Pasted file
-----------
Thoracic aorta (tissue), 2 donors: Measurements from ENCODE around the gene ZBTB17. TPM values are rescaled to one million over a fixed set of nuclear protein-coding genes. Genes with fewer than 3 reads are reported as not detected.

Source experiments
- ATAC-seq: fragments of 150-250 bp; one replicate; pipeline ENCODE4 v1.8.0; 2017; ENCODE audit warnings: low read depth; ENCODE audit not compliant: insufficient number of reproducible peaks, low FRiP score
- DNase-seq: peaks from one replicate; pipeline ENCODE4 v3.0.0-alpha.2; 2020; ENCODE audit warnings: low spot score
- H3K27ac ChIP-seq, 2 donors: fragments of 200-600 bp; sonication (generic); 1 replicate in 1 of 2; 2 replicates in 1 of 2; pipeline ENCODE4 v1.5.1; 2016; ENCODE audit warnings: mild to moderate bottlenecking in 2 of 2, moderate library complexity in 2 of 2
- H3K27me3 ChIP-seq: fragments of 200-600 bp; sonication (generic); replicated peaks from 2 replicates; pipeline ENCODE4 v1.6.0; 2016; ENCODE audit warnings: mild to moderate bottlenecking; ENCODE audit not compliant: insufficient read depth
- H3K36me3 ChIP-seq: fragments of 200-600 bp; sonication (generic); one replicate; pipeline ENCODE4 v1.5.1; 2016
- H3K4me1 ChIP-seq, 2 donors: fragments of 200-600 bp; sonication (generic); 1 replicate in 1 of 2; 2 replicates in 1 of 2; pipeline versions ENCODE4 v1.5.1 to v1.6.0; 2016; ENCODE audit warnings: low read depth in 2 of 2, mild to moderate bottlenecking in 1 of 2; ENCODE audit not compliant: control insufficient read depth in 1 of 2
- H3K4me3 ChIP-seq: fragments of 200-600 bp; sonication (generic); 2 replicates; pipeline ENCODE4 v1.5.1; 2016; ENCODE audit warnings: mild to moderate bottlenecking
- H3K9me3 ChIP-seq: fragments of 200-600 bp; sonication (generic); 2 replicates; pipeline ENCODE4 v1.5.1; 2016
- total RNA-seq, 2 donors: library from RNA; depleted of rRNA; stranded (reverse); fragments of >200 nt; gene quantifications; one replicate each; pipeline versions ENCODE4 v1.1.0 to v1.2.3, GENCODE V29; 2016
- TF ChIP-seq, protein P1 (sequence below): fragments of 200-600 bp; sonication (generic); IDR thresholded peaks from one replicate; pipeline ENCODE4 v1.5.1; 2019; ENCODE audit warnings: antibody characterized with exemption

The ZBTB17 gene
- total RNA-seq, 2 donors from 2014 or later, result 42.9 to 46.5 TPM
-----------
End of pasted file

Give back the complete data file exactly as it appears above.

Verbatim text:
Thoracic aorta (tissue), 2 donors: Measurements from ENCODE around the gene ZBTB17. TPM values are rescaled to one million over a fixed set of nuclear protein-coding genes. Genes with fewer than 3 reads are reported as not detected.

Source experiments
- ATAC-seq: fragments of 150-250 bp; one replicate; pipeline ENCODE4 v1.8.0; 2017; ENCODE audit warnings: low read depth; ENCODE audit not compliant: insufficient number of reproducible peaks, low FRiP score
- DNase-seq: peaks from one replicate; pipeline ENCODE4 v3.0.0-alpha.2; 2020; ENCODE audit warnings: low spot score
- H3K27ac ChIP-seq, 2 donors: fragments of 200-600 bp; sonication (generic); 1 replicate in 1 of 2; 2 replicates in 1 of 2; pipeline ENCODE4 v1.5.1; 2016; ENCODE audit warnings: mild to moderate bottlenecking in 2 of 2, moderate library complexity in 2 of 2
- H3K27me3 ChIP-seq: fragments of 200-600 bp; sonication (generic); replicated peaks from 2 replicates; pipeline ENCODE4 v1.6.0; 2016; ENCODE audit warnings: mild to moderate bottlenecking; ENCODE audit not compliant: insufficient read depth
- H3K36me3 ChIP-seq: fragments of 200-600 bp; sonication (generic); one replicate; pipeline ENCODE4 v1.5.1; 2016
- H3K4me1 ChIP-seq, 2 donors: fragments of 200-600 bp; sonication (generic); 1 replicate in 1 of 2; 2 replicates in 1 of 2; pipeline versions ENCODE4 v1.5.1 to v1.6.0; 2016; ENCODE audit warnings: low read depth in 2 of 2, mild to moderate bottlenecking in 1 of 2; ENCODE audit not compliant: control insufficient read depth in 1 of 2
- H3K4me3 ChIP-seq: fragments of 200-600 bp; sonication (generic); 2 replicates; pipeline ENCODE4 v1.5.1; 2016; ENCODE audit warnings: mild to moderate bottlenecking
- H3K9me3 ChIP-seq: fragments of 200-600 bp; sonication (generic); 2 replicates; pipeline ENCODE4 v1.5.1; 2016
- total RNA-seq, 2 donors: library from RNA; depleted of rRNA; stranded (reverse); fragments of >200 nt; gene quantifications; one replicate each; pipeline versions ENCODE4 v1.1.0 to v1.2.3, GENCODE V29; 2016
- TF ChIP-seq, protein P1 (sequence below): fragments of 200-600 bp; sonication (generic); IDR thresholded peaks from one replicate; pipeline ENCODE4 v1.5.1; 2019; ENCODE audit warnings: antibody characterized with exemption

The ZBTB17 gene
- total RNA-seq, 2 donors from 2014 or later, result 42.9 to 46.5 TPM